« Last Edit: August 29, 2015, 06:02:53 PM by mrpercentage »

money_maniac

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Re: choosing stocks
« Reply #9 on: August 29, 2015, 09:36:45 PM »
For my non-taxable accounts, I am almost 100% indexed.

For my taxable account, I am 70% index and 30% equities. When I pick equities, my general philosophy is to get blue chip companies that I know and believe in that have been beaten down recently for whatever reason. The street is super emotional and this can lead to buying opportunities in my eyes. I got in on target after their credit card mishap, jetblue after their pilots unionized, cvs when they stopped selling tobacco, etc. I've had a few duds in the short term (Exxon) but I'm in it for the long haul.

mrpercentage

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Re: choosing stocks
« Reply #10 on: August 29, 2015, 11:18:57 PM »
Timing in entry is everything for short term but I think XOM will be a life long winner for you Maniac. I think it's important to point out that even great investments will appear to do poorly especially if you are only focused on the short term equity value. I stepped into Apple at the wrong time but have no fear and am not selling. I'm sure it's going to $150 eventually even if it takes a couple of years.

hiddenace

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Re: choosing stocks
« Reply #11 on: August 29, 2015, 11:46:35 PM »
Why not just index and have a guarantee of the next Apple?

You don't have to read financial reports, you don't have to worry about the market being 'wrong' on your pick, you don't have to worry about nasty surprises (accounting errors, an oil spill - ask any pre-2010 BP shareholder), and you get to own the next big thing because you own the market.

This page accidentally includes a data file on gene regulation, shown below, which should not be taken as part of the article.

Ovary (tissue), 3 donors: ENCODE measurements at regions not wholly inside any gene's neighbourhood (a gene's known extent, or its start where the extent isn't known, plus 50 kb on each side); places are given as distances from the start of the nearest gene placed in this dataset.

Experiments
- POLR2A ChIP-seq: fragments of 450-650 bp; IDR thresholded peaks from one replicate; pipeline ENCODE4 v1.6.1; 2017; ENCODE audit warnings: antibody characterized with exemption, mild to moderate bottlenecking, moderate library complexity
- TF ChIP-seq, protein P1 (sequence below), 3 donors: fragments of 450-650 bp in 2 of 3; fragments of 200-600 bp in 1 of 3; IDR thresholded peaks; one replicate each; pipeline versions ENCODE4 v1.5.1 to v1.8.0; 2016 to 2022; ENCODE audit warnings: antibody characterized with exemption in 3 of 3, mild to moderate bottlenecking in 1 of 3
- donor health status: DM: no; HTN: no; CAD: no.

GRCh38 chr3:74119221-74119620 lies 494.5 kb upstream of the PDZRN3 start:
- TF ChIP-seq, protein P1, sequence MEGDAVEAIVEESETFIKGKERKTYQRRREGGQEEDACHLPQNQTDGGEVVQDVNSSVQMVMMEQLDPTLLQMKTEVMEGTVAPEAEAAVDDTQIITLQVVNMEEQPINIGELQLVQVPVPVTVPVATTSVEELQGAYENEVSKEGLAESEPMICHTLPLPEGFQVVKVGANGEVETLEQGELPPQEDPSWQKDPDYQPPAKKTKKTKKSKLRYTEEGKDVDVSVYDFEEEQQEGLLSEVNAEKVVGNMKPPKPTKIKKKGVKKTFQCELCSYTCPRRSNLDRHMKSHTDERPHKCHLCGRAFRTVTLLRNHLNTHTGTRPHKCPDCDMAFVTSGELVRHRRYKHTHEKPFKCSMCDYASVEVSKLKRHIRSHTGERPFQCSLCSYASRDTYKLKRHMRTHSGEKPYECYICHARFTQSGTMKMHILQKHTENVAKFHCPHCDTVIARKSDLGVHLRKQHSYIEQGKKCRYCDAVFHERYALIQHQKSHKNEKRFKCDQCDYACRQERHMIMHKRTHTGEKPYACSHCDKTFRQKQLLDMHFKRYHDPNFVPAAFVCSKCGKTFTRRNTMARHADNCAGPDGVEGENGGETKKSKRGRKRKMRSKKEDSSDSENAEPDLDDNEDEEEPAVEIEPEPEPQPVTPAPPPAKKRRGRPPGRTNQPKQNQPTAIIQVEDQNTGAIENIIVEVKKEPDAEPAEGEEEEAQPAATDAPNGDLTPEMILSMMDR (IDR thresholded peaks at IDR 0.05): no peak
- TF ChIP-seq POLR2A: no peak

The OP is asking for some entry-level advice and I'm hard pressed to suggest anything other than an index. Infact, she could simplify it further and pick a target date retirement fund and then she won't even need to know what her optimal allocation should be.
« Last Edit: August 29, 2015, 11:48:39 PM by hiddenace »

mrpercentage

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Re: choosing stocks
« Reply #12 on: August 30, 2015, 12:18:44 AM »
Why not just index and have a guarantee of the next Apple?

You don't have to read financial reports, you don't have to worry about the market being 'wrong' on your pick, you don't have to worry about nasty surprises (accounting errors, an oil spill - ask any pre-2010 BP shareholder), and you get to own the next big thing because you own the market.

The OP is asking for some entry-level advice and I'm hard pressed to suggest anything other than an index. Infact, she could simplify it further and pick a target date retirement fund and then she won't even need to know what her optimal allocation should be.

I could have read that wrong. More proof that we see what we want to see. I am a dirty market timer and believe I can "beat" the market. If she is entirely green and looking for retirement I recommend an index as well certainly.

Also would like to mention that Apple is an equity growth stock. It is the exact type I warned her about. I think it will payoff but I don't think a stock that swings from 132 down to 95 back to 112 in a relatively short time frame is the stock to test your stomach with. I love Apple, I own Apple, but Im throwing it out there.
« Last Edit: August 30, 2015, 01:09:41 AM by mrpercentage »